Hillary's Shoes Hurt

I have never played hooky in my life, because I’m Hillary Clinton.
Reuters Images
Reuters Images

This morning, I woke up and I was Hillary Clinton. It surprised me, of course, to wander into the bathroom, bleary-eyed, and catch a glimpse of myself in the mirror. Even without my glasses, I could make out the resolute shape of Hillary’s hair as compared to my own wild curly locks. My neck was thicker, my shoulders slightly wider.

I squinted and saw Hillary Clinton squinting back at me. I held my hand in front of my nose and examined every knuckle and liver spot. Yep, I was definitely Hillary Clinton. I read Kafka in high school, so I’m aware that these things can happen from time to time.

I showered and put on a fresh pantsuit from my closet that was inexplicably lined with endless pantsuits. I chose an eggplant purple set with a pair of black pumps padded with Dr. Scholl’s gel inserts. I sipped a mug of coffee and picked at a bran muffin as I read through the 118 pages of my morning briefing. My Spanx were already bothering me and it wasn’t yet 7:30 a.m. The sun broke through the drapes, and I looked out at a bright blue September sky. I had a sudden urge to play hooky, borrow my staffer Jason’s baseball hat and Prius and take my grandchildren to a park. I imagined sharing an ice cream cone together. It’s such a beautiful day. But I remember that I have never played hooky in my life, because I’m Hillary Clinton.

“It’s time to go,” someone says, and I know it is. I sense that it’s always time to go. I am escorted to the debate prep room. Two mock podiums stand side by side in a room filled with folding chairs filled with staffers and strategists. The walls are lined with a haphazard wallpaper made from multi-colored scraps and Post-Its, scrawled with Sharpie in all-caps reminders:

* DON’T SHOUT!
* SMILE MORE!
* DON’T SMILE TOO BIG!
* NOT TOO MUCH DETAIL!
* DON’T SOUND LIKE THE NAGGING WIFE!

My rehearsal debate partner joins me on the mock stage. He is wearing a blue suit with a red power tie and an American flag pin. I glance at his protruding belly and notice that he is not wearing Spanx. I shake his hand and look him in the eye. He is coated in a thick layer of bronzer. He whispers through a stiff smile that he would enjoy watching me burn at the stake. His job is to rattle me. I am overwhelmed with the urge to knee him in the crotch.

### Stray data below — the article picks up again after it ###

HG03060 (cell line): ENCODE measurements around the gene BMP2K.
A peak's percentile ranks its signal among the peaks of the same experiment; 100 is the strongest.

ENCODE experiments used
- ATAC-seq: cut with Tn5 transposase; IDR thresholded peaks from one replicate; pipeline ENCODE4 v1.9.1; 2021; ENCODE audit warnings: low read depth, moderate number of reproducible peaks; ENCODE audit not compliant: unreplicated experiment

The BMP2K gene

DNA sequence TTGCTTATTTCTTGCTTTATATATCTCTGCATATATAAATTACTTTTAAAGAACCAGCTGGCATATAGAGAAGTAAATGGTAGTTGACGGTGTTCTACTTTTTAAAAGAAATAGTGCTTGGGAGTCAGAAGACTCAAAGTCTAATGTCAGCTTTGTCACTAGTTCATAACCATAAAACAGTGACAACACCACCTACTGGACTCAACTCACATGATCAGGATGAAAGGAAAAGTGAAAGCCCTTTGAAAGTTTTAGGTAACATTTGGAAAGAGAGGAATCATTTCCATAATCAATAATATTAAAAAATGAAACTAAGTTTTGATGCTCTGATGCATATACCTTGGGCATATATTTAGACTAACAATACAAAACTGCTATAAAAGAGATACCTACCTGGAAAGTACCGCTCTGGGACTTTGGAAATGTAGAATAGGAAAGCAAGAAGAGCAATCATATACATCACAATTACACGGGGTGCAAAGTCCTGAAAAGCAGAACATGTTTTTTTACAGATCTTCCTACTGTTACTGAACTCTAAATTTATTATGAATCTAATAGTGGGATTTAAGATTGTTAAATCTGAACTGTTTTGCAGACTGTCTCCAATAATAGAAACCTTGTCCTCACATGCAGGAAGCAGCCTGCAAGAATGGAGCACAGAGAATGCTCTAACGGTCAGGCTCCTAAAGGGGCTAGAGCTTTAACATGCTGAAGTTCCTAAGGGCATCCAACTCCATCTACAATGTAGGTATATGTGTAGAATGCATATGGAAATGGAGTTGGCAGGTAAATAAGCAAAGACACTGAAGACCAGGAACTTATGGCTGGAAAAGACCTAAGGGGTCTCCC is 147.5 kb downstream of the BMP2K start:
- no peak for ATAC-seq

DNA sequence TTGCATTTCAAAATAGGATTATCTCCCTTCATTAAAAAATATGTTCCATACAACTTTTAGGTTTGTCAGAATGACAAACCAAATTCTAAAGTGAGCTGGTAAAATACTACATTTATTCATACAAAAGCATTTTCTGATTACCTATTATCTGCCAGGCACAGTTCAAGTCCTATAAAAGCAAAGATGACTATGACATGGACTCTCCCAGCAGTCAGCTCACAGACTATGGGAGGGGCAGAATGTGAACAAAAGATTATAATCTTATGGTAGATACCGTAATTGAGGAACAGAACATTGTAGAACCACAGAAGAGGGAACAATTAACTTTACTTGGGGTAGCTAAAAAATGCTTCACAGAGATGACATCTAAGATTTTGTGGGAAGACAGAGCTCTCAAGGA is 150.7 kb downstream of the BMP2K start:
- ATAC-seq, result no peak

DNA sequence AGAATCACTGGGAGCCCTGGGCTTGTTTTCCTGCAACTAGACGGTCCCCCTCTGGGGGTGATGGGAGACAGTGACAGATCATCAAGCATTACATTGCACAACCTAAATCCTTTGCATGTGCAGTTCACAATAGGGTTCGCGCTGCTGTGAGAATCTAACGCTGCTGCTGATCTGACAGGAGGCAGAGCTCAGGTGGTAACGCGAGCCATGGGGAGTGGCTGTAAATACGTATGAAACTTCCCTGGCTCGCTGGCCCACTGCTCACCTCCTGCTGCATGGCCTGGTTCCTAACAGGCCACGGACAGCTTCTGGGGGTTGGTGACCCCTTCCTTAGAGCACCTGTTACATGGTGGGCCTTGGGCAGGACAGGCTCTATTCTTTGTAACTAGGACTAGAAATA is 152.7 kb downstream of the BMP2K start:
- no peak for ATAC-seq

We begin hours of mock debate interrupted by my highly paid strategists, sometimes mid-sentence, to coach me in this delicate dance that’s more like a boot camp behind the scenes. I’m standing wrong. I’m explaining too much. I’m parsing words. I’m rolling my eyes. I’m sounding shrill. Vast amounts of knowledge about policy and foreign affairs and even the interpersonal dynamics of world leaders are lined up on my tongue, three-deep in my jowls, ready to march forth in a parade of facts and logical reason, but as soon as I start to release them, Ed and Cynthia on the front row of folding chairs begin to groan. This is the job I’m paying Ed and Cynthia to do, to groan and act disinterested when I get “too wonky.”

I am reminded to include as many of the pre-written one-liners as I can, but to do so “naturally.” We need soundbite moments, they say. The debates are won in soundbites.

“It doesn’t matter that you know more,” says a voice from the back row. “It doesn’t matter that you’re more qualified.”

“It doesn’t matter that he’s lying,” says another. “People don’t care.”

“If you attack him, he’ll have sympathy when he counters.”

“Remember, you’re seen as unlikeable, crooked.”

“The bar for him is so low,” says the first voice again. “All he has to do to win this is to show up and not sexually assault you on camera. And not because of the sexual assault. Because it’s you and that would gross people out.”

My rehearsal partner has just brought up Benghazi again in a response to a question that began with why he hasn’t released his taxes. He has already mentioned my emails 17 times. Ed and Cynthia high-five each other. They love it when he says Benghazi.

I lean into the microphone and look at the actor next to me. “I envy you,” I say to him, but I see the real guy this time, the man-potato covered in fool’s gold. He smiles. He loves to be envied. “I envy the simplicity with which you see the world. I think it must feel... tremendous, to borrow a word. I sometimes wish I didn’t know what was on the line, It might give me a moment of peace.”

A voice from the back row again: “Yeah, I get where you’re going with that, Hillary, but it doesn’t really work.”

I nod. I wonder what my grandchildren are doing right now. I think about that ice cream cone in the park. I take a sip of water and another question from the moderator. It’s about my emails.

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